Yeah, Now I'm a "Writer"

I've started writing a cycling column for the paper again. I don't get paid any extra to do it, of course, but it will be fun, because the guy newly in charge of the outdoor section wants to make the stories more whimsical, or edgy, or whatever you want to call it. Plus then I'll have some writing samples, however weird they may be, for future use.

The first column will be not that exciting; just a Bike of the Week, but the following one should be more interesting. I won't give away my topic just yet, but I'll keep you all posted when it runs.

The Bike of the Week will feature my friend Cindy:

I'll post a link when it runs in the paper.

The Other Side of Erie

Yes, the town I wanted to call Eerie has an older, less yuppie side, and weirdly enough, it's the neighborhood next to the airport. I know, that sounds like the start of a comedy skit, but there really is a substantial group of homes around the airport, and some of them have been there a long time.

And don't worry, Beth -- I remember your place in Erie, and it's nowhere near the section that's practically in Nebraska. :-)

Anyhow, we did a story on dome homes, and this couple in Erie loves flying, so they bought this double-dome home --which everyone calls the Dolly Parton House -- right off the runway. And you guessed it: one of the domes holds their plane.

The house side:

The hangar:

It will come as no surprise to you that the house was built in 1978 (gee, what gave it away?) by another fly-happy pilot who wanted to taxi right out of his house and take off. I wonder if you just radio the air traffic controller from your driveway?

I thought the house was pretty ugly, to be honest, but I loved the concept. I want a house with a garage that leads right onto a zillion miles of singletrack. And it should have a power-wash chamber that you step into after riding that washes you AND the bike with zero effort. Sweet! Frank Lloyd Wright, eat your heart out.

Wednesday, February 01, 2006

Living In Paradise

So this is funny. The whole concept is warped, in my humble opinion. Sunset Magazine named Erie, Colorado as one of the West's best suburbs. Ha ha ha!! Now, if you've ever been to Erie, it's one of those creepy Stepford-Wives kind of nasty-ass subdivisions just sitting in a big pile of mud out on the prairie. If what's important to you is a grossly oversized yet sadly unoriginal tract home painted one of three approved shades of taupe, slapped up as quickly as possible with 300 others, because you don't want to spend an equal amount of money on a smaller, maybe older home in an established town -- you'll love it! I bet you'll also love your 45-minute commute each way to work that robs you of not only hard-earned money in gasoline, but valuable time you could be spending sleeping, with your children, learning something new, or any number of other more useful things. I'm always amazed at the way people choose to live that seems so ass-backwards to me. I mean, not that I think everyone has to think like me... thank god they don't! But I just can't relate to some folks' priorities. When I'm on my death bed, am I really going to be happy that I spent 85% of my adult life working and driving to work because I felt the shallow compunction to own a cardboard box out in the boonies -- and to basically destroy a beautiful piece of prairie or farmland -- rather than a more modest house in a town close to my job? What the hell.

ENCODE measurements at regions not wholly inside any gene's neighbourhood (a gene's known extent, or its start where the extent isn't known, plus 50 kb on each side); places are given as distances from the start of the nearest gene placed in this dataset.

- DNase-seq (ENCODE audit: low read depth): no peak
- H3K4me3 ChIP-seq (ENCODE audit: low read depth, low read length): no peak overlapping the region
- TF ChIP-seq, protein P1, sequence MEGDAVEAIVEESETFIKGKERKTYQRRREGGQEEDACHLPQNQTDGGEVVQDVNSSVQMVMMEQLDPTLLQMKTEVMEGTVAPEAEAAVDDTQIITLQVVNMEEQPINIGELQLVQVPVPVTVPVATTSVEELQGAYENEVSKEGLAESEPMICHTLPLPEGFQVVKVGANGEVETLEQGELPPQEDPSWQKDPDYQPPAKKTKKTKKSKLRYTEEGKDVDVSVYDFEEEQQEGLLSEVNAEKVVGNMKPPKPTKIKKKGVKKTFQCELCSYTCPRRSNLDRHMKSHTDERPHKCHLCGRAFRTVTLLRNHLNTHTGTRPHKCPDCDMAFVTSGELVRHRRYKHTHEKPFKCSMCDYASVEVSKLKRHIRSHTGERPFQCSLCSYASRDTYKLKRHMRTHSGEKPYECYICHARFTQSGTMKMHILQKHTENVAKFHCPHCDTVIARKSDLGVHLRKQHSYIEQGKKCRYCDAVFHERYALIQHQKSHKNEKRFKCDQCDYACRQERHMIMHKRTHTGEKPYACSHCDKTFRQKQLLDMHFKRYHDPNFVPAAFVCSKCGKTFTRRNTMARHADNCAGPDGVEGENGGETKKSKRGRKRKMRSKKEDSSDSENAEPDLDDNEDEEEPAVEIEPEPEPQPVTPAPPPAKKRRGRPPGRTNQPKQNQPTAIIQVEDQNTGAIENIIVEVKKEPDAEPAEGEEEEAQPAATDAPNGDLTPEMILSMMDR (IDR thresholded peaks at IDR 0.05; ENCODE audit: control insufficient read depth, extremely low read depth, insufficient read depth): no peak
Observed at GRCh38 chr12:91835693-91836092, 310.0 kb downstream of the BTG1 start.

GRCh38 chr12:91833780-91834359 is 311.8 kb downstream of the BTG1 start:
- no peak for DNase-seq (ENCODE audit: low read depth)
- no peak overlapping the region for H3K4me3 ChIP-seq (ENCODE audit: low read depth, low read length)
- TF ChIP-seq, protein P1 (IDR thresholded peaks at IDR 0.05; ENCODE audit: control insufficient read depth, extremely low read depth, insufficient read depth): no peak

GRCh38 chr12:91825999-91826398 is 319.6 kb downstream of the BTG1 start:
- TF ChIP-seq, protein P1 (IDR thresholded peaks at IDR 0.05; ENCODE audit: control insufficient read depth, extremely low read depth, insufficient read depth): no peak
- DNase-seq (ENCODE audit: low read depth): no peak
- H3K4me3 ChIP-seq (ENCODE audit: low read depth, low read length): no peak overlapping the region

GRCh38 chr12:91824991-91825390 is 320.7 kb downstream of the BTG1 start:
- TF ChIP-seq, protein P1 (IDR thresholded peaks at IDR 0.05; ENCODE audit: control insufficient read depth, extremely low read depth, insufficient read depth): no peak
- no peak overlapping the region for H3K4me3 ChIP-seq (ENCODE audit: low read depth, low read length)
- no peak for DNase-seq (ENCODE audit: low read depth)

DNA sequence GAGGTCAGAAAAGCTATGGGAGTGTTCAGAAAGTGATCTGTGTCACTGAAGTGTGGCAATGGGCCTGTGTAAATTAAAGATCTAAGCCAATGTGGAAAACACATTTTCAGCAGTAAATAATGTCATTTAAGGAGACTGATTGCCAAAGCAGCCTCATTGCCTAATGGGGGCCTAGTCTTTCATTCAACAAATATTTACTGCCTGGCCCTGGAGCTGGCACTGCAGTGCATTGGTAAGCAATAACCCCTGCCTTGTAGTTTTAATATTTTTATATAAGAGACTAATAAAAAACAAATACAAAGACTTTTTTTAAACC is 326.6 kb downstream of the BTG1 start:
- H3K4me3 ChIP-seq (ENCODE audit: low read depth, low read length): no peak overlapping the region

Anyway, what good is a blog if you can't rant like a pretentious know-it-all? :-)

But the flip side of this assignment is that I actually made a couple of nice photos of an Erie family:

Tyler Hahn, 8, left, runs ahead of his brother, Nathan, 6, his sister Trinity, 3, and mother Kim as the family walks to a nearby park in Erie's Vista Ridge subdivision, where they moved two years ago. Sunset Magazine recently named Erie one of the West's best suburbs for quality of life.

Nathan Hahn, 6, center, laughs as his mother, Kim, spins him around in a swing at a park in Erie's Vista Ridge subdivision.

I especially liked the top photo because it showed good reaction skills on my part. I didn't even look through the camera. As soon as I saw the boy start to run, I just whipped up my hand and shot from the hip.
Aspiring photographers always freak out when I advise them to do a whole series of photos without looking through the viewfinder, because they're so attached to the idea that their "lofty thought process" is what makes them photographers. While this may be true in other photographic disciplines, photojounalism is all about reacting to what's actually happening in the world, and trying to communicate the feeling of a place or event. I feel like I got that across here, at least on some level.

Okay, I'll shut my pie hole now!! :-)